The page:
Henry Hudson, in 1610, entered the bay to which his name has been attached, and there he was left in an open boat by his mutinous sailors. Some years earlier, in 1502, Juan de la Fuca, in a Spanish vessel, probably entered the sound on the western coast which was more carefully explored and named by Captain Vancouver exactly two hundred years later, and carried home a report that he had seen a vast stretch of open water extending eastward. The attempts to find a way between these two bays, the search for the northwest passage, belongs to the article on Arctic discovery. The discovery of the interior of Canada was largely accomplished by the trappers and agents of the Hudson's Bay Company, which was organized in 1670; but it was not until 1740 that Varenne de la Verendrye made known the vast extent of the country lying east of the northern Rocky Mountains. In 1769-72 the fur trader Hearne traced the Coppermine River to the sea, and in 1793 Mr. (afterward Sir A.) Mackenzie, while crossing the continent for the first time north of Mexico, from the Atlantic to the Pacific, discovered the course of the river to which his name has been given.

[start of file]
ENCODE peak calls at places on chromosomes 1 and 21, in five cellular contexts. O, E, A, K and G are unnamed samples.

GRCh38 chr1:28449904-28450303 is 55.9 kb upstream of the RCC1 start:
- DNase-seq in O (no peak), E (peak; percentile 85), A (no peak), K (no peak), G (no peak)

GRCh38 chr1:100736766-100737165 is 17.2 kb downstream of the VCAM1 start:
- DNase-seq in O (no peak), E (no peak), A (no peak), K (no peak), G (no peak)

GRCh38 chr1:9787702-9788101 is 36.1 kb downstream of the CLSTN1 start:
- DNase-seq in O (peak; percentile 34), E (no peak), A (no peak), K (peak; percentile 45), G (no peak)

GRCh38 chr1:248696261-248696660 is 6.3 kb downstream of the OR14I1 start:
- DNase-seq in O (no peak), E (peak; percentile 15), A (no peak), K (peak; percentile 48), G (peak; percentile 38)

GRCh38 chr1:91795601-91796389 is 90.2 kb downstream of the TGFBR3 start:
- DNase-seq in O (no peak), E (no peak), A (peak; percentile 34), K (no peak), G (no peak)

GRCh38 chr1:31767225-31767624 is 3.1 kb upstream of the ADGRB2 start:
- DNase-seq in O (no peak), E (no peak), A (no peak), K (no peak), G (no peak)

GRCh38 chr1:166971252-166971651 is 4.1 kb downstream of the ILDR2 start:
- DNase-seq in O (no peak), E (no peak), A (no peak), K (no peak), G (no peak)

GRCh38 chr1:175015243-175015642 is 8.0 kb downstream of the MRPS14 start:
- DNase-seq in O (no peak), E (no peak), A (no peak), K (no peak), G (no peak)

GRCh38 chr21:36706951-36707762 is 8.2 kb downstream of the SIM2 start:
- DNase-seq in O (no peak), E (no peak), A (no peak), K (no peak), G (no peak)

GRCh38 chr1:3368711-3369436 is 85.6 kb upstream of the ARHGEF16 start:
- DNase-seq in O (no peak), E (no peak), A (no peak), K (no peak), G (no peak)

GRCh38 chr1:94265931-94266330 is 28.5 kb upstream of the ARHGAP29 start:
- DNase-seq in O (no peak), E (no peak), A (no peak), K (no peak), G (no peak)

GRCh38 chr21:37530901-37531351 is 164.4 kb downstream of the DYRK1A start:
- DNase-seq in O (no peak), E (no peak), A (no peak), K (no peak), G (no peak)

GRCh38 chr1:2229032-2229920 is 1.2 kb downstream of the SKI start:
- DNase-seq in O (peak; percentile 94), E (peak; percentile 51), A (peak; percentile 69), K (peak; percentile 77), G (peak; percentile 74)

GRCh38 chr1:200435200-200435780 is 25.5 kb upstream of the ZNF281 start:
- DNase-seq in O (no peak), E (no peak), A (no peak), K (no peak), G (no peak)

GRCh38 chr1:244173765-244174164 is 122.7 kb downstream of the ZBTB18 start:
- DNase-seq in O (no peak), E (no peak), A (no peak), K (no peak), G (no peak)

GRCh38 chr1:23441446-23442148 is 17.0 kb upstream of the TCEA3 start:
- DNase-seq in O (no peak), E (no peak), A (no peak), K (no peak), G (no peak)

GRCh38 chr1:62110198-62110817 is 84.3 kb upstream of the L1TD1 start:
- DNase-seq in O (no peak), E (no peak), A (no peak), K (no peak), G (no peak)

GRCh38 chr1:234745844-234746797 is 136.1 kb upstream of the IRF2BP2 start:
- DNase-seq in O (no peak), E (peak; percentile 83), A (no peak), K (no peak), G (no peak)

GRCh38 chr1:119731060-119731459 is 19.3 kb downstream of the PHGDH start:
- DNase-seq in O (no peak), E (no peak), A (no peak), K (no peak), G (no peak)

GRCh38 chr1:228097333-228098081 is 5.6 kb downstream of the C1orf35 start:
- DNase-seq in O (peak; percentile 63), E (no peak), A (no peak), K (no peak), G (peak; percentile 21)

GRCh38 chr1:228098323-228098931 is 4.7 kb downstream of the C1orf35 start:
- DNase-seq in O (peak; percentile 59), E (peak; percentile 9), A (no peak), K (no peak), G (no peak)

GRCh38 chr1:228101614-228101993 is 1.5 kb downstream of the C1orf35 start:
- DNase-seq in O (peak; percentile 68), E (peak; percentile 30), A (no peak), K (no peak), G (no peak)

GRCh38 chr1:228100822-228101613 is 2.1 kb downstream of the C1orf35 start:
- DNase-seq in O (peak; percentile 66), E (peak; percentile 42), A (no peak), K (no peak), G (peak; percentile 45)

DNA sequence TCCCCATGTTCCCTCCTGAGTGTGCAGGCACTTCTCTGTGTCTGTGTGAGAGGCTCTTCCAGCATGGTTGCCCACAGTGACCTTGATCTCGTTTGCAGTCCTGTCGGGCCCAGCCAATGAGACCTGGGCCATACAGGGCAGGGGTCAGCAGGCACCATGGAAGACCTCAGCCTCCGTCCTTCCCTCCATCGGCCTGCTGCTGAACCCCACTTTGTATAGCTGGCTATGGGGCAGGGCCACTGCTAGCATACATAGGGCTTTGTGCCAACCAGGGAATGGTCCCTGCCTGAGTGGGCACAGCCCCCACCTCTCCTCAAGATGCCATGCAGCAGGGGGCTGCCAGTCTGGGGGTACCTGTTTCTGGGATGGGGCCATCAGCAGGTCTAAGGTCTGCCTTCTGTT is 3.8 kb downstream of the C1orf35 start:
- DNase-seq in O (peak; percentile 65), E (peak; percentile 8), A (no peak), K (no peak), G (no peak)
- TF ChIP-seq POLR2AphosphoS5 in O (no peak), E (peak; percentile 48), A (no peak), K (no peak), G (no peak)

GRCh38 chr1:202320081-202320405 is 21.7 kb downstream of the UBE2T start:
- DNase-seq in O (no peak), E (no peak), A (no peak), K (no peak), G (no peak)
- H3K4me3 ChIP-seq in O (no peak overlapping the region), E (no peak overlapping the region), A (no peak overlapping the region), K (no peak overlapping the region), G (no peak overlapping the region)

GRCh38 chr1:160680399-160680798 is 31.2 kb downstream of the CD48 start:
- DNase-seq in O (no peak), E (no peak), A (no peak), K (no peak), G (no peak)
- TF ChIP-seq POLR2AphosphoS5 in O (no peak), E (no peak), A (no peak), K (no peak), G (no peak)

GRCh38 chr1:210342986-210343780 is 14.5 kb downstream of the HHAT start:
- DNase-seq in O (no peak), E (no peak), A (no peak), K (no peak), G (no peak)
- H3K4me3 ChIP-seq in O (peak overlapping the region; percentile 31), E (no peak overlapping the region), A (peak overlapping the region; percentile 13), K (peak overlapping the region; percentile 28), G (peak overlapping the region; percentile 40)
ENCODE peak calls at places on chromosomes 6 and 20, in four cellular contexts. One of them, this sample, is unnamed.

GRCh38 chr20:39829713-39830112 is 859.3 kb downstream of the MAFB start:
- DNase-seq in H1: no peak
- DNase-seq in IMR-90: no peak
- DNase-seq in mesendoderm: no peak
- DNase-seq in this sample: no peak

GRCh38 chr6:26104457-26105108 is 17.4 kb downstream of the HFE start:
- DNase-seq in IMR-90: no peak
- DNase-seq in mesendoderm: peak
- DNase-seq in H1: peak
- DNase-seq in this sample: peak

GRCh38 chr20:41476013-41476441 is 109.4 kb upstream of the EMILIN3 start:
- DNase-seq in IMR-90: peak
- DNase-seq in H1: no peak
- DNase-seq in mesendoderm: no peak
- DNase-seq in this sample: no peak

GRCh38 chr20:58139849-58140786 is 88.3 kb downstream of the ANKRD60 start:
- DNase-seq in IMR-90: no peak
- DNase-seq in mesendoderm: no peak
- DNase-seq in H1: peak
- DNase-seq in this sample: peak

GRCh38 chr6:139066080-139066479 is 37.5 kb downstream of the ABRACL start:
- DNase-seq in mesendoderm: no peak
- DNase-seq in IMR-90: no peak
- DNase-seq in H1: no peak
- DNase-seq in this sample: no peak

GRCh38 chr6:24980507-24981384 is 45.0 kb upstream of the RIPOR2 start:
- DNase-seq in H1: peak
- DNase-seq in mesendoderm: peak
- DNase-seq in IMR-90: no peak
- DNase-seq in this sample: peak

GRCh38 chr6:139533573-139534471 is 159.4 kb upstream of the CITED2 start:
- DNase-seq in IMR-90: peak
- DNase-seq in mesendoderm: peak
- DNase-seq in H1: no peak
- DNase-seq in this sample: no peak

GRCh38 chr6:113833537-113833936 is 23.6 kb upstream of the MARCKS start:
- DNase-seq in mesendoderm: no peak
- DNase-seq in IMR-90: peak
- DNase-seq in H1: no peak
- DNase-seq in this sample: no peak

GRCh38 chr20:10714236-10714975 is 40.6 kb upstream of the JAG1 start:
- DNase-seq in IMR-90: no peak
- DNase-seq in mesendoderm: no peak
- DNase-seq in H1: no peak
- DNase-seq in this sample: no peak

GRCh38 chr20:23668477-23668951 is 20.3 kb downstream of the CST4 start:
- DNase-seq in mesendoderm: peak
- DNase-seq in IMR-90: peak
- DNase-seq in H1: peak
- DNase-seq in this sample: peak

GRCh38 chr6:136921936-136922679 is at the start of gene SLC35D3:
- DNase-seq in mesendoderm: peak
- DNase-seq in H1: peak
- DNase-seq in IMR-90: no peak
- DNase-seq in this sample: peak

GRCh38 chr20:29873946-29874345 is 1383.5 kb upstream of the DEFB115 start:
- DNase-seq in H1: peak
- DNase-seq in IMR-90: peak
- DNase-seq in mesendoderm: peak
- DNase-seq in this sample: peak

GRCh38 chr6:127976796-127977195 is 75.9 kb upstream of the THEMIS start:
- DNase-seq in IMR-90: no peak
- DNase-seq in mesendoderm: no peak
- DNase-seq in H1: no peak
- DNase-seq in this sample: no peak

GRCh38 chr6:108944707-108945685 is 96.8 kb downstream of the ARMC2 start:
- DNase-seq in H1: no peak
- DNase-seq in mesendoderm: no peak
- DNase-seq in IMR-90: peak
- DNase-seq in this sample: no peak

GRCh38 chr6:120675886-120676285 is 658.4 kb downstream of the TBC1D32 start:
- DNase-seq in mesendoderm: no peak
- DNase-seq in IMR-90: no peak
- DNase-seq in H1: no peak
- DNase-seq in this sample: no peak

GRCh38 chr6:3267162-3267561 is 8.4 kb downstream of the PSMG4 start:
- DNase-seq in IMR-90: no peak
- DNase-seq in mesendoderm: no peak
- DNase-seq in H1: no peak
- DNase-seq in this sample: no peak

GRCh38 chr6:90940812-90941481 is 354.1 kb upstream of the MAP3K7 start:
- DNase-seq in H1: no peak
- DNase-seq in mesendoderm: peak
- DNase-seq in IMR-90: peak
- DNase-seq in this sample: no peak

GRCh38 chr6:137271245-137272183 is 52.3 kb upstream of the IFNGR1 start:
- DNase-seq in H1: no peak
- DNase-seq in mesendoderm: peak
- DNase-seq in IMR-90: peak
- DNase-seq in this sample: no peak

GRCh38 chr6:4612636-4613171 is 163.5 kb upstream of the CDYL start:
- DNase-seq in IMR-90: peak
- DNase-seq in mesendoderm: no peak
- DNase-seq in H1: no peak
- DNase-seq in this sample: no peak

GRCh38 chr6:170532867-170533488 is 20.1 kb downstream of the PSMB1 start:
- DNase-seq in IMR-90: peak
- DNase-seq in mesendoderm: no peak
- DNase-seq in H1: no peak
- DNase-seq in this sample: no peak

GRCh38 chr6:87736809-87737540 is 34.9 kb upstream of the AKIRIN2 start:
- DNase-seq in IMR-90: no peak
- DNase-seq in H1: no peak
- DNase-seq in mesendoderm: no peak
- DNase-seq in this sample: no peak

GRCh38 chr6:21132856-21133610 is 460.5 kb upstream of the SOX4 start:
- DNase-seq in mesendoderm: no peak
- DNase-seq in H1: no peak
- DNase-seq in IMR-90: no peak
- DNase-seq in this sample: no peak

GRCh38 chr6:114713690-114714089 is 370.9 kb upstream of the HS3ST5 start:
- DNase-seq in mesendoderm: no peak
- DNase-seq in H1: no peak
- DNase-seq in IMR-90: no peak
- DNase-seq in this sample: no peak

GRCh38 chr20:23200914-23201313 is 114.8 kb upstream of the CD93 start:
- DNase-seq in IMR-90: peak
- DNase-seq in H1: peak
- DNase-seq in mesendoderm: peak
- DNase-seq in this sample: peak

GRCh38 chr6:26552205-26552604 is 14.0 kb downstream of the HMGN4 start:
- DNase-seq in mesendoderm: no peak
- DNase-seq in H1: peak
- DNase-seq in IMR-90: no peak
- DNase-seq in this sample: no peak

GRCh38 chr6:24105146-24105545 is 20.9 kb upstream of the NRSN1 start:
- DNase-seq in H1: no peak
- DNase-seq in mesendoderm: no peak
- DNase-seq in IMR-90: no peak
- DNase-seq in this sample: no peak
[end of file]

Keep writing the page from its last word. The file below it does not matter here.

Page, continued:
The exploration of the western part of the United States did not begin until after the republic had acquired that region. As soon as the Louisiana purchase had been concluded, Jefferson dispatched Lewis and Clark to investigate the course of the Missouri and determine its relation to the Pacific, which they did by descending the Columbia to the sea, their journey occupying the years 1804-06. Pike, meanwhile, was traversing the country between the head waters of the Mississippi and Red rivers, and afterward, 1806, he followed the mountain ranges south, discovering the peak known by his name, and making important contributions to an understanding of the geography of the southwest.
Among the other explorers of the United States in the first half of the nineteenth century were Long, Bonneville, Schoolcraft, Catlin, Nicollet, and Frémont. Among their successors in the second half of the century were Wheeler, Whitney, Hayden, and Powell. The list of explorers of British America and Alaska in the nineteenth century embraces Sir John Franklin, Back, Richardson, Beechy, Dease, Simpson, and Rae, whose activity lay in the realm of Arctic exploration, and Bell, Selwyn, Dawson, Dall, Muir, Allen, Schwatka, Ogilvie, Russell, and Low. Of the many explorers of South America in modern times mention may be made of Humboldt, Maximilian of Wied, Spix, Martius, Auguste de Sainte-Hilaire. Orbigny, Pöppig, the brothers Schomburgk, Darwin, Avé-Lallemant, Tschudi, Castelnau, Burmeister, Herndon and Gibbon, Chandless, Crevaux, Bates, Karl von den Steinen, and Ehrenreich. Among the explorers of the Andes in recent times have been Reiss, Stübel, Whymper, Fitzgerald, and Conway.